If that doesn’t bother some, their choice is to be at risk. But most internet user are becoming more and more concerned about security when browsing and rightly so. That is what Google has been addressing for several years now and is mandating this year. It’s a good thing. It may result in a little inconvenience for the webmaster to implement, but not for anyone else.


https://blog.mozilla.org/tanvi/2016/01/28/no-more-passwords-over-http-please/


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Jerome Marot

Well-known member
As I already wrote, SSL would be necessary to ensure that our passwords are not transmitted in the clear. There is a risk that someone gets a user password and impersonates a member. The risk is small, but real.

The rest is up to the site administrator, but it is usually simpler to add SSL for the whole site.

As to certificates, your hosting provider may already have one for you or you can get one for free from let's encrypt: https://letsencrypt.org
 

Robert Watcher

Well-known member
As I already wrote, SSL would be necessary to ensure that our passwords are not transmitted in the clear. There is a risk that someone gets a user password and impersonates a member. The risk is small, but real.

The rest is up to the site administrator, but it is usually simpler to add SSL for the whole site.

As to certificates, your hosting provider may already have one for you or you can get one for free from let's encrypt: https://letsencrypt.org
Not only grabbing a user password to impersonate a member - but any hacker knows that all kinds of people (members) use the same user name and password to access not only other websites and forums, but also use the same password for online shopping or personal banking access. As you mention, the risk is small - but it is real.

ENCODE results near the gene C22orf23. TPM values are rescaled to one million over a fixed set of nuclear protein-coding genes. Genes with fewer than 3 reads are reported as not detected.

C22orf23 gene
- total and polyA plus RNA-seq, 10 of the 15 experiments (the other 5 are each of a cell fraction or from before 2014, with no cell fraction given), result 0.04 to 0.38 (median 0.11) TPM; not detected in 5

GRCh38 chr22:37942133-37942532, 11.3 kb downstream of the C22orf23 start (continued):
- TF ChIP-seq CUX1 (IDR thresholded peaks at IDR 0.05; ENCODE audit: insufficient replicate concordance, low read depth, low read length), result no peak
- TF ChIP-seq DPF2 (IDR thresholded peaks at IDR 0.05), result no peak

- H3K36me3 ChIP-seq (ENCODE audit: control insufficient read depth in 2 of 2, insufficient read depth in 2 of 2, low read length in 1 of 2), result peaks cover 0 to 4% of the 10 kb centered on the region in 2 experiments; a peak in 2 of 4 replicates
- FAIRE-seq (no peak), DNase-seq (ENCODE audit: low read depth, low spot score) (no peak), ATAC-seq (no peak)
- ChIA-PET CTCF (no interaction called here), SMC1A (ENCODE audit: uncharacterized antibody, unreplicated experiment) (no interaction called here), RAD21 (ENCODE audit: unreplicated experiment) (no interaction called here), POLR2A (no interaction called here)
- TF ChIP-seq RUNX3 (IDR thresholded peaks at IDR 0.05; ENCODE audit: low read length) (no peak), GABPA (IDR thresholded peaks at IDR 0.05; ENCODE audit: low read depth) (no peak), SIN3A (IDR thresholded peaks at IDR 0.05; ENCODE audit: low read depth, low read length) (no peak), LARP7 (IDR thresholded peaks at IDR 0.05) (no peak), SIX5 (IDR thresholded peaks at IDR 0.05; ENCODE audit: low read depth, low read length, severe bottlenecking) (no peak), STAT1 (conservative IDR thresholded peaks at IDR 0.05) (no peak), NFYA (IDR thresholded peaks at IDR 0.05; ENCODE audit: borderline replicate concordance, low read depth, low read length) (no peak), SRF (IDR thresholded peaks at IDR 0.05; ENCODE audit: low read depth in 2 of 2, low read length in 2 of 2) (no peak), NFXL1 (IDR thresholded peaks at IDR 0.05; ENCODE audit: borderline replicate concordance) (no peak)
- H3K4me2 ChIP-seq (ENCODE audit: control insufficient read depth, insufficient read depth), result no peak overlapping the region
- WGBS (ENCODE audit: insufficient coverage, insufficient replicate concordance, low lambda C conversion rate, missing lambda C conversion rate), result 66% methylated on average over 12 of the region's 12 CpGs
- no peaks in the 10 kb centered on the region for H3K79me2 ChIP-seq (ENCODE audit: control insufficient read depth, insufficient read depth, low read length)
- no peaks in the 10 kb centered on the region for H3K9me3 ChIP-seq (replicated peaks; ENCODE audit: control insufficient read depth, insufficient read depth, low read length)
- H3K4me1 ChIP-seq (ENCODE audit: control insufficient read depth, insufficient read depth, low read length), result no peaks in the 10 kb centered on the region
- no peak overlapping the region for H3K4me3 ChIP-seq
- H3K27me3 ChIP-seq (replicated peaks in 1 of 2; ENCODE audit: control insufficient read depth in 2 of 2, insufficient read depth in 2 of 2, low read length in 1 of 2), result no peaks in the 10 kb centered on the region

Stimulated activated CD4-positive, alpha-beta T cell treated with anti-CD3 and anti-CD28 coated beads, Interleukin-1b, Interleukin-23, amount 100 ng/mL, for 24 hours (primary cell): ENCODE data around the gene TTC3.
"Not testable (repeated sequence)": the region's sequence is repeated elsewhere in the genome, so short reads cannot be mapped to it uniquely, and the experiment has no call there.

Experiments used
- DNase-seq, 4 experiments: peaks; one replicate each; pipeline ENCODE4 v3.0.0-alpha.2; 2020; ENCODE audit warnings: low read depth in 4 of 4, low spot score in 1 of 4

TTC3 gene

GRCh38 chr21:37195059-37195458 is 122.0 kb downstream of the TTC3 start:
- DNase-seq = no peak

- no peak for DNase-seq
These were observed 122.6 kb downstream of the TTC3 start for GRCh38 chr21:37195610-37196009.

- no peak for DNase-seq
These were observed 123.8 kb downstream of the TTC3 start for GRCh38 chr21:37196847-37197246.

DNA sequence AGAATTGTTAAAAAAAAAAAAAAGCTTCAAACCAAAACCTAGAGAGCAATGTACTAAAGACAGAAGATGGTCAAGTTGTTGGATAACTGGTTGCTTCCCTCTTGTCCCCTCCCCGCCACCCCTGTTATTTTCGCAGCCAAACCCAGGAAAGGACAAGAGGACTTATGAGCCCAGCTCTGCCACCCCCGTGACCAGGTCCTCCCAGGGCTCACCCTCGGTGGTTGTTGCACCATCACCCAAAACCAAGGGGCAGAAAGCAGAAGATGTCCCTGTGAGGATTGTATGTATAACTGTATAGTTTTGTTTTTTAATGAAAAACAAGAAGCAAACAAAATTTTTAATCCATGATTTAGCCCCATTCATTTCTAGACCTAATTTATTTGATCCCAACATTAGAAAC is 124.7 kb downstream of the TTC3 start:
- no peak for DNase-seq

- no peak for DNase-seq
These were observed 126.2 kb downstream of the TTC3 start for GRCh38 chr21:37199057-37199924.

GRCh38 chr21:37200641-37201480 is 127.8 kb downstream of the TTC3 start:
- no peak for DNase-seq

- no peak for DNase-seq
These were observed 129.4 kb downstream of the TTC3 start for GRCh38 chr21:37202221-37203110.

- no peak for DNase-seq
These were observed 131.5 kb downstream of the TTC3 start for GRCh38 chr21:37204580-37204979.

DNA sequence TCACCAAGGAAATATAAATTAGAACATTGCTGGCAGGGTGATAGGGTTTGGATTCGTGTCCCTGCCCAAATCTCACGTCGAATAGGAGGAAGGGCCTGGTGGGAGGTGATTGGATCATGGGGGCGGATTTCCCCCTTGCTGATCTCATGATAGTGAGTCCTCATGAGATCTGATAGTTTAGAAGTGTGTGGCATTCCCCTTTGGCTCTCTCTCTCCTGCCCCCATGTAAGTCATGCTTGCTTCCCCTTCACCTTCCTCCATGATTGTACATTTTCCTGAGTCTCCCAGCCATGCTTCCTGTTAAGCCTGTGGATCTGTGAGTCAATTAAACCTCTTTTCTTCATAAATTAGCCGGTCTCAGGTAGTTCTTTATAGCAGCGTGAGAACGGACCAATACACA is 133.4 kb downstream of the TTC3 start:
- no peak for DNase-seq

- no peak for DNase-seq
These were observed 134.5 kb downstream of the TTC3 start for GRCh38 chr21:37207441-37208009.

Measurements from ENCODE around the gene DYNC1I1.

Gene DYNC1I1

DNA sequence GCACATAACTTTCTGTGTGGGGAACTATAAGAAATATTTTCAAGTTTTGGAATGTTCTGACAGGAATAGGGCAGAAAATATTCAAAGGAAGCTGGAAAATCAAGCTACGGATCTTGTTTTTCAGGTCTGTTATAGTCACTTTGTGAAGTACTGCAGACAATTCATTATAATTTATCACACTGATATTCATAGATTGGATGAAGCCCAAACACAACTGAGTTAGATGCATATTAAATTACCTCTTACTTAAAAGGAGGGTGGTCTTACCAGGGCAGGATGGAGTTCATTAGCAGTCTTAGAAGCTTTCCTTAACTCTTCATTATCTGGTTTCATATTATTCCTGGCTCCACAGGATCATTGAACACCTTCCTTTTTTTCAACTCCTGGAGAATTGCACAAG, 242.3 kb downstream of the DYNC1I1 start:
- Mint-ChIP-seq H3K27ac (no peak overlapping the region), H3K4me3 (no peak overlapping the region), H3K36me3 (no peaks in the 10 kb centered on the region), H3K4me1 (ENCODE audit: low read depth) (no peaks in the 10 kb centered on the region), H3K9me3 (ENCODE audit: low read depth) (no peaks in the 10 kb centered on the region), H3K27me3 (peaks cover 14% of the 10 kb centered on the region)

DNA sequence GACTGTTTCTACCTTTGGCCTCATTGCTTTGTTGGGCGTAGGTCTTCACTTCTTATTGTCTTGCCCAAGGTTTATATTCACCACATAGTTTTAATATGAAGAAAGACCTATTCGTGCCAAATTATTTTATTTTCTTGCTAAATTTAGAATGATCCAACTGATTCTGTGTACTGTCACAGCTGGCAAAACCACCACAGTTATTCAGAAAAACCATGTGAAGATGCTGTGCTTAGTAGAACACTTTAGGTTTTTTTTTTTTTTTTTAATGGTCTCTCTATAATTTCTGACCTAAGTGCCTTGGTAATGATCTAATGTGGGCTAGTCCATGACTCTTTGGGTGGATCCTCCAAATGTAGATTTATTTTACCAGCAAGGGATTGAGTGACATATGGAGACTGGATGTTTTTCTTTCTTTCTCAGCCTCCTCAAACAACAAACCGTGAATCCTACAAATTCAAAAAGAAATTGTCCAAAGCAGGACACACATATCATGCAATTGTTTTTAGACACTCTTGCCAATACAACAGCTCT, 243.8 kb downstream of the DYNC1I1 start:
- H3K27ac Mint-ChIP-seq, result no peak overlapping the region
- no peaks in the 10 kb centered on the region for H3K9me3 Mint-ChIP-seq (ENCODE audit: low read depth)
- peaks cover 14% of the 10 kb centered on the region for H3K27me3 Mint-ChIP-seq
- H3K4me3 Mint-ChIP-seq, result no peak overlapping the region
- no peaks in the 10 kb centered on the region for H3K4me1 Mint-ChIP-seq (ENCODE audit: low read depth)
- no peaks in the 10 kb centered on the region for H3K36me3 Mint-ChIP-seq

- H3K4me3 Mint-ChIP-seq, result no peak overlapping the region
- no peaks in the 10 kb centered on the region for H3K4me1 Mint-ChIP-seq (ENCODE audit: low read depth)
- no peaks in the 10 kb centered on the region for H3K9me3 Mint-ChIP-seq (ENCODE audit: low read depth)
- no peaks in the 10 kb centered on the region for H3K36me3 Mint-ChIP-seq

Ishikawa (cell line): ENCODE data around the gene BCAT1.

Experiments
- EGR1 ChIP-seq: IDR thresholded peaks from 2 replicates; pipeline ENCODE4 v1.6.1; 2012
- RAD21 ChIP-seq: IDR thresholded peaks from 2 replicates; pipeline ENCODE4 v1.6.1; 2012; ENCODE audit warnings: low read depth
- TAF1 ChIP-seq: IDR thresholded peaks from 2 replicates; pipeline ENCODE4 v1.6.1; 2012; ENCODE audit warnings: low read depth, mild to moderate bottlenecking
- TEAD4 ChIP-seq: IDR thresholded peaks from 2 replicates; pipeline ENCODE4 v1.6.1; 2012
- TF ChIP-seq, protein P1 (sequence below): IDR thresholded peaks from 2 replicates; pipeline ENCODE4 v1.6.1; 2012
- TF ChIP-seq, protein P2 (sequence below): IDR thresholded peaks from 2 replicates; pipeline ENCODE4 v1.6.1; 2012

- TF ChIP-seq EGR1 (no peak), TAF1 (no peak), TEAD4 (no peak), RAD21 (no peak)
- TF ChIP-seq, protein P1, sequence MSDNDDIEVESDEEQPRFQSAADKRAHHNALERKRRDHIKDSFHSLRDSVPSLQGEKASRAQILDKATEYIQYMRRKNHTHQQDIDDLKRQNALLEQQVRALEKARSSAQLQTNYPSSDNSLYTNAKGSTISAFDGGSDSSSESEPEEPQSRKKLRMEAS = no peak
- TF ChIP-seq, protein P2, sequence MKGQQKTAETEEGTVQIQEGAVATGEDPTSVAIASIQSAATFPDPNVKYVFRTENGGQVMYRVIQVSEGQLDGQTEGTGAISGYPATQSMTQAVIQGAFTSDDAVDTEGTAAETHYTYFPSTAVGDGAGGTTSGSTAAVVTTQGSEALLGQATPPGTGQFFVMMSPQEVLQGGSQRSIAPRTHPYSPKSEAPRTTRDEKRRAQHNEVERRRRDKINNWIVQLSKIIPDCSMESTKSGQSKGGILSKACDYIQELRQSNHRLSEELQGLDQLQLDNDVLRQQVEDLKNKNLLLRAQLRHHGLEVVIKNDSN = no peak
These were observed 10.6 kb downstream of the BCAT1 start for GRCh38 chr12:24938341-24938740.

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Nicolas Claris

Administrator/Moderator
I have transmitted all infos to Asher to move to https with OPF server.
But he is abroad, let him have some time.
Asher is aware :)
BTW, Robert, you're right about people using the same passwd for many sites, but there have been many many warns on the web about this issue. If people are stupid enough not to hear that, this is not the website manager who is responsible!
 

Nicolas Claris

Administrator/Moderator
But what about GDPR?

Will Europeans want that too?

Asher
As OPF does not store any other matter than what registrants did input themselves for their registration, and since OPF does not trade any informations about members, afaik, OPF does not need to have a warning banner about GDPR.
Would you wish so, GDPR mention could be added to the TOS.
 

fahim mohammed

Active member
As far as I know all US based sites( foto forum sites ) have posted the new EU regulations and members are expected to have read and agreed to them.

Furthermore, to the best of my knowledge, irrespective of the sites’s location it has to comply with the European directive if it is being used in/from EU

But what about GDPR?

Will Europeans want that too?

Asher
 

Asher Kelman

OPF Owner/Editor-in-Chief
As far as I know all US based sites( foto forum sites ) have posted the new EU regulations and members are expected to have read and agreed to them.

Well, Fahim, I only checked 2 and they still
Use http not https

http://luminous-landscape.com/

http://www.largeformatphotography.info/

Still, one more, Fuji Rumors and that is already compliant!

https://www.fujirumors.com


Furthermore, to the best of my knowledge, irrespective of the sites’s location it has to comply with the European directive if it is being used in/from EU
The EU is acting as a power to make rules beyond its jurisdiction. How can they enforce their rules without the USA pushing back!

Still, I will comply!

Asher
 

Jerome Marot

Well-known member
Well, Fahim, I only checked 2 and they still
Use http not https

http://luminous-landscape.com/

http://www.largeformatphotography.info/

Luminous landscape forces https on my mac. Large format photography does not.


The EU is acting as a power to make rules beyond its jurisdiction. How can they enforce their rules without the USA pushing back!
If a company makes business with EU citizen, the EU has the means to make them comply.

Still, I will comply!
As Nicolas noted, I don't think the GDPR applies to this site, which does not appear to sell the privacy of its members.

OTOH, https would be a smart move as soon as you have the time.
 

Doug Kerr

Well-known member
The preponderance of the sites I visit often use the HTTPS protocol.

On the other hand, The Pumpkin does not.

Best regards,

Doug